The Tours and Promotions-Philippines (TPP) headed by Vic Bernardino as manager, regularly conducted surveys, practically, throughout the Philippines – from Batanes to Tawi-tawi, to gather information on their touristic attractions, and other information that could lure travelers. The airline was then servicing Tawi-tawi and Sulu, via Zamboanga, while Batanes had straight flights from Manila and on other days, via Tuguegarao. The hubs of air travel were Manila for Luzon provinces, Cebu for Visayas and some Mindanao provinces, and Davao for the rest of Mindanao provinces. The Tours and Promotions-Philippines printed and distributed a regularly updated Philippine hotel directory, and the bi-monthly TOPIC Magazine which contained information on touristic destinations, hotels, resorts, festivals, and outdoor sports, such as diving, mountain climbing, spelunking (cave exploration), trekking and birdwatching. The hotel directory and magazine were distributed among schools, hotels, organizations, embassies and consulates.

 

The Tours and Promotions-Philippines office also conceived and developed an encompassing tour program that practically covered all facets of travel – educational, convention and seminar, outdoor sports, and charter. The travel market was segmented into sectors to identify their specific needs and requirements. This was called the PALakbayan Tour Program. Coordination within the marketing and sales departments of the airline was closely knit, so that a mere phone inquiries on destinations, be they serviced by PAL or not was quickly satisfied. The staff of Tours and Promotions office were all adept about travel within the Philippines so that they were regularly requested as resource speakers in tourism forums and seminars. For free, they also helped tour and convention/seminar organizers in coming up with realistic packages that their clients could afford.

 

The The TPP, through its Representative, John Fortes, organized the PAL Mountaineering Club which promoted and developed the sport in the country. To encourage mountaineering, he organized summer climbs to well-known mountains in the country, such as, Mt. Apo (between Davao and Cotabato), Mt. Hibok-Hibok (Camiguin), Mt. Madja-as (Antique), Mt. Pulog (Benguet), Mt. Mayon (Albay), Mt. Dos Cuernos (Tuguegarao),  Mt. Kanlaon (Negros Occ.). Treks were organized for Mt. Banahaw, Mt. Makiling, and Taal. With the increasing mountaineering clubs in campuses and provinces, Mr. Fortes initiated the formation of the National Mountaineering Federation of the Philippines (NMFP).  Simultaneously, Jun Luz, another TPP Representative handled the promotion of diving programs around the country. He was in touch with the different dive operators and groups in other countries to promote the dive sites that later graced the pages of international travel magazines and dive brochures.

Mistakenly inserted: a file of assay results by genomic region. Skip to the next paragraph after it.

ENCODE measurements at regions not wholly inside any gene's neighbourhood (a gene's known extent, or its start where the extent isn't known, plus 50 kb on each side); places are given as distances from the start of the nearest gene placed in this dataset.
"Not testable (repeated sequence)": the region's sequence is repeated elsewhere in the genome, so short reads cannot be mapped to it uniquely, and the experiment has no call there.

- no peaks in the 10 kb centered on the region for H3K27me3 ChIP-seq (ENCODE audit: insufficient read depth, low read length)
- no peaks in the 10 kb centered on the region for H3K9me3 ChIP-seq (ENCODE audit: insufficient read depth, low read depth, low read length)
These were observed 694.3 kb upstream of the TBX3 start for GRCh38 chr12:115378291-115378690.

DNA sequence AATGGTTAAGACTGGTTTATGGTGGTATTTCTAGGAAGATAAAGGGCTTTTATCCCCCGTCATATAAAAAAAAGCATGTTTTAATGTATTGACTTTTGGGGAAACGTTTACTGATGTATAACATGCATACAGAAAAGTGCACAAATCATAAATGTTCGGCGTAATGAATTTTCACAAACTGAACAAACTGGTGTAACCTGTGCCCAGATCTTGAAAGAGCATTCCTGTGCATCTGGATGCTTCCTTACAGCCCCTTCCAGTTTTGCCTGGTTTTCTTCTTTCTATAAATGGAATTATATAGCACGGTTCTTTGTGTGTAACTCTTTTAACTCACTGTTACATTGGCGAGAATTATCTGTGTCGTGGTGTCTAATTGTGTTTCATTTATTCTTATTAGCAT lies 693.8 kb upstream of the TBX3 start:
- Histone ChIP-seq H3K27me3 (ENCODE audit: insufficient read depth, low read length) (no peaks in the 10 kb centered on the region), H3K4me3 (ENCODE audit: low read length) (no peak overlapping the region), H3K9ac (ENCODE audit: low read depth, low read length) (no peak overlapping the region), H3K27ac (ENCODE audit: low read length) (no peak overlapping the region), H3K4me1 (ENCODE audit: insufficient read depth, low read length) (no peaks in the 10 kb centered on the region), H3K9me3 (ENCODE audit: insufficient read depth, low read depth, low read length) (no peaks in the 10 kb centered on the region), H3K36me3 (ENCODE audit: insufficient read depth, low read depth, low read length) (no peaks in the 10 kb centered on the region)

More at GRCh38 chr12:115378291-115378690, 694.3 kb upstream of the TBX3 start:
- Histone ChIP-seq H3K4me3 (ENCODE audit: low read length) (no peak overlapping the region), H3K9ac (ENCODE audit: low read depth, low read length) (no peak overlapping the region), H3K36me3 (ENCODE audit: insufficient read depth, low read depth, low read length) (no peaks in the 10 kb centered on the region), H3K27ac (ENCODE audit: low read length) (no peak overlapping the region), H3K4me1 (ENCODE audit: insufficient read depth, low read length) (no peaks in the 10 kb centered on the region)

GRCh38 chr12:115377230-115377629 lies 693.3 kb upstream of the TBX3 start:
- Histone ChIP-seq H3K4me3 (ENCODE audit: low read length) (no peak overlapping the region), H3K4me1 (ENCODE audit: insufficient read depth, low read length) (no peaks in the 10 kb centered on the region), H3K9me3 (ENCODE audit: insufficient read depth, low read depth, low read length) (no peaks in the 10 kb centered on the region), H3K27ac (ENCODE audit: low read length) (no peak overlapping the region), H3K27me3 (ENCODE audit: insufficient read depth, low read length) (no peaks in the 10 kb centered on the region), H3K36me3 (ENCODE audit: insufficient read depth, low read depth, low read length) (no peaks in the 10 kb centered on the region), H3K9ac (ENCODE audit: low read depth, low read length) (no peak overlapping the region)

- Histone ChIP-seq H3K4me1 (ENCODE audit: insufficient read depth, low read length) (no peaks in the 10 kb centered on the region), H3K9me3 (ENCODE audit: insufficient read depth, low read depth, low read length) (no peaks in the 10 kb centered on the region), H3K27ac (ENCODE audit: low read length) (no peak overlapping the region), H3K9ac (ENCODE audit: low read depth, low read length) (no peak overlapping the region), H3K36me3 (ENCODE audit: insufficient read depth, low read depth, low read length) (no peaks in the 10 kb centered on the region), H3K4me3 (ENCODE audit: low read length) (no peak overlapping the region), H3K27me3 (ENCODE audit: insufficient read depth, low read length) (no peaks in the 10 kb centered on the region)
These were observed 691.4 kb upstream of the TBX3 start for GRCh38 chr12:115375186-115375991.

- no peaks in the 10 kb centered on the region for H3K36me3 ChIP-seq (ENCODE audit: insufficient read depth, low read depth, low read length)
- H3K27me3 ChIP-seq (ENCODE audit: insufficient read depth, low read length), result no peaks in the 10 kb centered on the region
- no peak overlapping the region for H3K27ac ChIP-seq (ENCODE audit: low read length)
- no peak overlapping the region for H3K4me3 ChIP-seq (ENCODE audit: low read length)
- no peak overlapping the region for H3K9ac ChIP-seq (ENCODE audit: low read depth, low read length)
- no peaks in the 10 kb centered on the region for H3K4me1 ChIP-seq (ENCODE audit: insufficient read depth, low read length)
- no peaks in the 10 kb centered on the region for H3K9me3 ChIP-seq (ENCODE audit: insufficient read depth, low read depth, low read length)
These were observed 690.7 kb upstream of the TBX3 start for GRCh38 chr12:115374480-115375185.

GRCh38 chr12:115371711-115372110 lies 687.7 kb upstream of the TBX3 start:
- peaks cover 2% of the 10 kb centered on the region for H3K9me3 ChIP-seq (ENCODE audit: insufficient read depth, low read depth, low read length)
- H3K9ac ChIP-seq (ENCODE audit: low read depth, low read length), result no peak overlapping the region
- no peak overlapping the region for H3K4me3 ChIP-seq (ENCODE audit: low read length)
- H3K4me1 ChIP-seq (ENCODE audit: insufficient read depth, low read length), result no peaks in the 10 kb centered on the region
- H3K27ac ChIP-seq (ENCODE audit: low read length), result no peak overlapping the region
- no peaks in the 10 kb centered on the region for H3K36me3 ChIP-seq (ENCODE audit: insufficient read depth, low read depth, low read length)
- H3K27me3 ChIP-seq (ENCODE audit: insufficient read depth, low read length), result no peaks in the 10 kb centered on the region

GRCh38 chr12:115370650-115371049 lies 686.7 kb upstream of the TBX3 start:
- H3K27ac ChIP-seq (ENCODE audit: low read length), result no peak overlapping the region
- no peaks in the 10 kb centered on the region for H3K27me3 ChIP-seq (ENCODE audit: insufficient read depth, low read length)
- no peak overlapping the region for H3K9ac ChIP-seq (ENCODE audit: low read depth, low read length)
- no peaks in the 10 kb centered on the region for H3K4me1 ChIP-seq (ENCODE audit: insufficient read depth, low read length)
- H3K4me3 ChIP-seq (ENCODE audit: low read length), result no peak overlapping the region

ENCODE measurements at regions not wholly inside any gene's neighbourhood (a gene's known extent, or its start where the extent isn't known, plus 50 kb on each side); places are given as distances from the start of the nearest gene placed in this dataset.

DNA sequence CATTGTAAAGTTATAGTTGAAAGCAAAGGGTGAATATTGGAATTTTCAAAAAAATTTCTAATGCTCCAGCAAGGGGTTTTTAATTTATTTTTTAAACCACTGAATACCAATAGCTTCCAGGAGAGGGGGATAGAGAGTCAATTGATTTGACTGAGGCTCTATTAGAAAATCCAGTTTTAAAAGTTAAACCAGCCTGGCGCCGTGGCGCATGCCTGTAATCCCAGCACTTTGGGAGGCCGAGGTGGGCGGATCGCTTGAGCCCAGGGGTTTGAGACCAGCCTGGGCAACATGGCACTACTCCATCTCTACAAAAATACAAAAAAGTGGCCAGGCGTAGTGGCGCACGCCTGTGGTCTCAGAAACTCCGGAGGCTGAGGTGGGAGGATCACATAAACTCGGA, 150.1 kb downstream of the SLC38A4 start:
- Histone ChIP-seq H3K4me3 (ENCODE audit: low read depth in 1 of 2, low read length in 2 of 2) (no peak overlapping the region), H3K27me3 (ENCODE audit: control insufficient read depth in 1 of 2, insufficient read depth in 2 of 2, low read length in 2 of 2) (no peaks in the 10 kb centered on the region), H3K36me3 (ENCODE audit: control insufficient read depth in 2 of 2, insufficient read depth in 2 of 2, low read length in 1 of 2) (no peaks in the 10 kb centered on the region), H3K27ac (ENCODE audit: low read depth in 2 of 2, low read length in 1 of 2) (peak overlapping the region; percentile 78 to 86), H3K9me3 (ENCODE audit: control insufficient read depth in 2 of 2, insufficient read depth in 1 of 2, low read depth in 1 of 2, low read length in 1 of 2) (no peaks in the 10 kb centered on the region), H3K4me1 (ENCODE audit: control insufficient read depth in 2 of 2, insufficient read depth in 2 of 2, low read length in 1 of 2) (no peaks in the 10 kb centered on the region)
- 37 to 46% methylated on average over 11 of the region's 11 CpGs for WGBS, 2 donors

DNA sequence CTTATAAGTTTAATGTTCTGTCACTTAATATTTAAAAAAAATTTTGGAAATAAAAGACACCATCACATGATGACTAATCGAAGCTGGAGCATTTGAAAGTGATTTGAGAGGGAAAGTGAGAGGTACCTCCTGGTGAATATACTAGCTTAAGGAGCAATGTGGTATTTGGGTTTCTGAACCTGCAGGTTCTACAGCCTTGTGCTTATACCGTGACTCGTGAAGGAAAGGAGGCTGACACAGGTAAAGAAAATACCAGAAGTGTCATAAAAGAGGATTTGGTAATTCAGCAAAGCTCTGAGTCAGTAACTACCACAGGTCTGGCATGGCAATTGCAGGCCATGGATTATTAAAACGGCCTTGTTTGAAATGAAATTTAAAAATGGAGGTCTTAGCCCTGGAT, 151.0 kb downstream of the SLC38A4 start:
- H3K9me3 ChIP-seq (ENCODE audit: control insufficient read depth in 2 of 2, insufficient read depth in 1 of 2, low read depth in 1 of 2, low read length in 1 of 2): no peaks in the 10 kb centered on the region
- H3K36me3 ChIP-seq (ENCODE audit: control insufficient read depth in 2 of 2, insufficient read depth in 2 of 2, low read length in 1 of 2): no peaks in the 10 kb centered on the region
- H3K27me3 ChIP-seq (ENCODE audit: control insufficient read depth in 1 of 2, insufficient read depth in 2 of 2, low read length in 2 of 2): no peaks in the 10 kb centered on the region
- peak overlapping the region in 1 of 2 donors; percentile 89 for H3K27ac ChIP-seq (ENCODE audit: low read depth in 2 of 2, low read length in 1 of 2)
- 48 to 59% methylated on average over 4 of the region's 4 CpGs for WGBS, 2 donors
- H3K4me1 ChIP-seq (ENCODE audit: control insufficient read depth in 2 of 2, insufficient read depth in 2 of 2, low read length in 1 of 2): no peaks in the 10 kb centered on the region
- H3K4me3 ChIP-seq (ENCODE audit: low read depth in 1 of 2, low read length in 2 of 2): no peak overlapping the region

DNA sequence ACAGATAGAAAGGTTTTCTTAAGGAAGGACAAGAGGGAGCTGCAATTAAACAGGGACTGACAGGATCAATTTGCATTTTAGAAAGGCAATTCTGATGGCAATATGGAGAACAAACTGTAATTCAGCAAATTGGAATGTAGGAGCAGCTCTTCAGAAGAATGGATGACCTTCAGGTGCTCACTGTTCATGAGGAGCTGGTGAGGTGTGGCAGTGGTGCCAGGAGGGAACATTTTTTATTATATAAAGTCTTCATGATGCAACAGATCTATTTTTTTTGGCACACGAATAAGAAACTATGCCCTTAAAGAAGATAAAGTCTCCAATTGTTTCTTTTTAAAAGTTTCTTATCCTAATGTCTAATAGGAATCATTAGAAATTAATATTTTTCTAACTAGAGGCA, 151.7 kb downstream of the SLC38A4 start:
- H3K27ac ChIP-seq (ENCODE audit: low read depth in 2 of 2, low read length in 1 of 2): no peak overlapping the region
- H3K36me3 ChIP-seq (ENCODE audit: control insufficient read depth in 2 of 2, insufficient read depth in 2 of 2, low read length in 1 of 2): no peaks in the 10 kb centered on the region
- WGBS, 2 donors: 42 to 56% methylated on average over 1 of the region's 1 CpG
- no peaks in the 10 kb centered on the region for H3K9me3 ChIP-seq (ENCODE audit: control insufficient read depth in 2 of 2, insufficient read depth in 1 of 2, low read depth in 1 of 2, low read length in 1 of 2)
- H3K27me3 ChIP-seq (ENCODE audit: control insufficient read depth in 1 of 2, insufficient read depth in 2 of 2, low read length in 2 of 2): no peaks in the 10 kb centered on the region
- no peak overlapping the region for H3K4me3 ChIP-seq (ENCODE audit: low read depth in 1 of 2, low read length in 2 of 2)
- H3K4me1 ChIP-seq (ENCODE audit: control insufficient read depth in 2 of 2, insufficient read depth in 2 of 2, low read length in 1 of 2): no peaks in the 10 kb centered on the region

On the other hand, Ed Buensuceso, section supervisor of TPP developed birdwatching areas around the country, an effort which brought to fore the plight of the Philippine Eagle, known before as monkety-eating eagle. He was a member of the scientific team from the United States that documented the life of the eagles, from their airborne mating to breeding. The first documentary was printed in National Geographic Magazine. Ed Buensuceso was also instrumental in the first survey of the Puerto Princesa Underground River conducted by an Australian environmentalist group. As an important information, the underground river is originally attributed to Palawan province, not Puerto Princesa city, hence, its original name was St. Paul Sub-terranean Park of Palawan. The effort of Mr. Buensuceso in developing Palawan as a tourist destination was extended to the Batak tribe which for long was not known among the rest of the Filipinos. He also spearheaded surveys of off-the-beaten-track destinations that brought to light the hidden touristc treasures of Caramoan peninsula in Bicol, the corals around the islets of Mindoro, Dumaguete and the now-famous Tubbataha Reef. The big waves of Siargao, Surigao, Aurora, and southern portion of Bicol were already captured in slides when Ed Buensuceso surveyed them for promotion in other countries whose tourists were interested in outdoor activities.